MSS. 5958-5963 comprise journals of A B Barton, mainly written while he was a medical officer in the service of the Peninsular and Oriental Steam Navigation Company (P & O), 1853-1858. They cover his journeys between Bombay, Singapore and Hong Kong; to the Crimea; and to the Far East. They include descriptions of the progress of the Chinese rebellion (MS. 5959), tending to and transporting the sick and wounded from Balaclava to Scutari (MS. 5960), and his shipwreck off the coast of Ceylon, together with General Henry Havelock, on the steamer Erin (MS. 5962). Some are manuscript or typescript copies. MSS. 7589-7594 comprise journals and sketches mainly relating to the Yangtse expedition, led by Captain Thomas W Blakiston, on which Barton served as a medical officer, 1861. One journal, MS. 7591, also records the end of the expedition and Barton's journey to Ceylon via Singapore, with entries on hunting expeditions in Ceylon. The journals are all fair copies. MS. 7592 comprises a narrative of the Yangste expedition read by Barton to the Royal Geographical Society, based on his journals. MS. 7593 is a series of mainly topographical illustrations relating to the expedition, comprising sketches by Barton, plus photographs and engravings based on other sketches by Barton, some of which were used to illustrate Five Months on the Yang-Tse by Thomas W Blakiston (London: John Murray, 1862). MS. 7594 comprises later papers of Brian M Gould relating to Barton and his journals, 1967 and n.d.
Papers of: Barton, Alfred Bowyer (1825-1905)
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Scope and Content
Administrative / Biographical History
Alfred Bowyer Barton was born at Bungay, Suffolk, in 1825, and entered University College, London, in 1844. After qualifying in 1847 he joined the West India Mail Steamship Service and worked through the yellow fever epidemic in the West Indies in 1848. In 1853 he was in the Peninsular and Oriental Company's service as a medical officer and worked in the East until 1855. He then went to the Crimea where he was in charge of the transport of the sick and wounded from Balaclava to Scutari. At the end of the war he sailed for India, and on the way was shipwrecked along with Sir Henry Havelock, then on his way to command the forces suppressing the Mutiny. Barton next saw service in the China war of 1860, and afterwards practised for a time in Shanghai. In 1861 he joined Captain Blakiston and Colonel Sarel in an exploration of the Yangtsze-Kiang River, then an almost unknown river above Hankow. The party reached Pingshan on the Tibet border but were forced to return by the rebels. For their work each of them received the gold medal of the Royal Geographical Society. After his return to England Barton took the MD degree of the University of St Andrews (1866), and the Fellowship of the Royal College of Surgeons of England, by examination (1865). He lived in retirement in Brechin Place, South Kensington, until his death on July 4th, 1905. Further biographical information can be found in A Doctor Remembers by Dr Edwin Alfred Barton, son of A B Barton (London: Seeley, Service & Co Ltd, c.1950). See also 'Notes on the Yangtsze-kiang' by A B Barton, Journal of the Royal Geographical Society 1862.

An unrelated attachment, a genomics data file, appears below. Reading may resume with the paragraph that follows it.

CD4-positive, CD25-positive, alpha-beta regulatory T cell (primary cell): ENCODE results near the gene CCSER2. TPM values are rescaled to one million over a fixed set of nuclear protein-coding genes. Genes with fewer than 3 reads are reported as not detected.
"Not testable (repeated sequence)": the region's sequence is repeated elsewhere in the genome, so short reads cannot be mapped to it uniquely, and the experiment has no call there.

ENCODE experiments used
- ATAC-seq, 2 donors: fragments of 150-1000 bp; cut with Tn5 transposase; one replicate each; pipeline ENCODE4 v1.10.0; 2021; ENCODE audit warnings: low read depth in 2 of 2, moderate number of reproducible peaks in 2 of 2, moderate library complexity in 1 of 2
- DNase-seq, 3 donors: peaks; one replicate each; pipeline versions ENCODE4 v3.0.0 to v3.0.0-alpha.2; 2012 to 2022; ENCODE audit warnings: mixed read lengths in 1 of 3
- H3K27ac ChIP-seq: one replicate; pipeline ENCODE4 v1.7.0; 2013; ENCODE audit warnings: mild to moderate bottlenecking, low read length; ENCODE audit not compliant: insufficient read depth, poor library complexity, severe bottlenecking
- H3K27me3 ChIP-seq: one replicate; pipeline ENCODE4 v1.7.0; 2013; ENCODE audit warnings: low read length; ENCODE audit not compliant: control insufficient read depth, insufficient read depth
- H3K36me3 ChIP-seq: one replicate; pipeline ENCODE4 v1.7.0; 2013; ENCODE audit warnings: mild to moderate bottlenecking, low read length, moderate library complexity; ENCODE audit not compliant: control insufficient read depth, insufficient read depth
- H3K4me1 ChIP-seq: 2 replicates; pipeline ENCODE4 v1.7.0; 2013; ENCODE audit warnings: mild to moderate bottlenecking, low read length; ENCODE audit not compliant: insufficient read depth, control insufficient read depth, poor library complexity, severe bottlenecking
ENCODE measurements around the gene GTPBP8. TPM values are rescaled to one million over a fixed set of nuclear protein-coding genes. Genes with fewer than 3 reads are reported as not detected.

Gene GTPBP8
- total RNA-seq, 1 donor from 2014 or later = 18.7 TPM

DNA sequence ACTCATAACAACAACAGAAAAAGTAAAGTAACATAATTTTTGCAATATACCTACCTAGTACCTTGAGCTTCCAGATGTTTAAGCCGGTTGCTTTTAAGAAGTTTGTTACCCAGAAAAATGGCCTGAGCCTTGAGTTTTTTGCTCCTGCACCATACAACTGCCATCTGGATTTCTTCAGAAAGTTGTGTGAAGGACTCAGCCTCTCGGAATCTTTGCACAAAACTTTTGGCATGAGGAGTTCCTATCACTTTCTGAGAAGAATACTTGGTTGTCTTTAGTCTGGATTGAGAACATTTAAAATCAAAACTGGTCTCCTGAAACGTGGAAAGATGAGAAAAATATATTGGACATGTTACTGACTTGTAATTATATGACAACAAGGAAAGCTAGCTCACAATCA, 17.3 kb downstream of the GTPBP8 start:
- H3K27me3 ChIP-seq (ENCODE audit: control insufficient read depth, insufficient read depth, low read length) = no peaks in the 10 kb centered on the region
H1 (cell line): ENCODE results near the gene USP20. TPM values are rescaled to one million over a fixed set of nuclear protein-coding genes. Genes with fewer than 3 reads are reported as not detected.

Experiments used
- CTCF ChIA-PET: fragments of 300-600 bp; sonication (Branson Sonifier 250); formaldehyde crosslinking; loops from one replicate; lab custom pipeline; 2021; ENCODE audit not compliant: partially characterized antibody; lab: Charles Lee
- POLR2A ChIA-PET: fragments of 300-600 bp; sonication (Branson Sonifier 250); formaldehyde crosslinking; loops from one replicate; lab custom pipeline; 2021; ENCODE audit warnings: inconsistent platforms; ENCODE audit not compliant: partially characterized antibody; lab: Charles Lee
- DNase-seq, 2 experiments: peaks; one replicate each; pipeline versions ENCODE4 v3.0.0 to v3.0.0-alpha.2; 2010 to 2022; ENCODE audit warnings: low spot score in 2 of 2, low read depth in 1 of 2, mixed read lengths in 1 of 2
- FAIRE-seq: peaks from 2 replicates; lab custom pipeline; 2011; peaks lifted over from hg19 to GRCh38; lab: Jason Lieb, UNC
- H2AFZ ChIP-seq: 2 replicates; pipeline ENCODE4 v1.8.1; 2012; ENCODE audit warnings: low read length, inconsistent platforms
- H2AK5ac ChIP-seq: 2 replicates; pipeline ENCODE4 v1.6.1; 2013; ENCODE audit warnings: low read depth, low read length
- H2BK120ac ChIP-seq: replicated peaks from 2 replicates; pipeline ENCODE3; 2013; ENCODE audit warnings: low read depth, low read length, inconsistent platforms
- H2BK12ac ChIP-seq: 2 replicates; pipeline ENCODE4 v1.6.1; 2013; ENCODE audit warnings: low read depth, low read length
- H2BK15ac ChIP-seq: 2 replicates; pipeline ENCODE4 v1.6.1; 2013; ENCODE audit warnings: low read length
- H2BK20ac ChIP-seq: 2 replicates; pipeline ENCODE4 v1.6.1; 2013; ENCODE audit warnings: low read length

The papers are available subject to the usual conditions of access to Archives and Manuscripts material, after the completion of a Reader's Undertaking.
MSS. 5958-5963 purchased at Sotheby's, 19 July 1990, lot 317 (acc. 348373). MSS. 7589-7594 purchased at Sotheby's December 1997, lot 37 (acc. 350792).
Other Finding Aids
Described in: Richard Palmer, Catalogue of Western Manuscripts in the Wellcome Library for the History & Understanding of Medicine: Western Manuscripts 5120-6244 (London: The Wellcome Library for the History & Understanding of Medicine, 1999) and subsequent typescript supplementary finding aids by Richard Aspin, Christopher Hilton, Keith Moore and Richard Palmer.
description compiled by Amanda Engineer based upon those in the Library's published finding aid by Richard Palmer and subsequent typescript supplementary finding aids by Richard Aspin, Christopher Hilton, Keith Moore and Richard Palmer. The biographical history is based on an obituary of Barton in the Lancet, 1905, vol 2, p193, and Barton's entry in Plarr's lives of the Fellows of the Royal College of Surgeons of England revised by Sir D'Arcy Power; with the assistance of W G Spencer and G E Gask (London: Royal College of Surgeons of England, 1997).
Conditions Governing Use
Photocopies/photographs/microfilm are supplied for private research only at the Archivist's discretion. Please note that material may be unsuitable for copying on conservation grounds, and that photographs cannot be photocopied in any circumstances. Readers are restricted to 100 photocopies in twelve months. Researchers who wish to publish material must seek copyright permission from the copyright owner.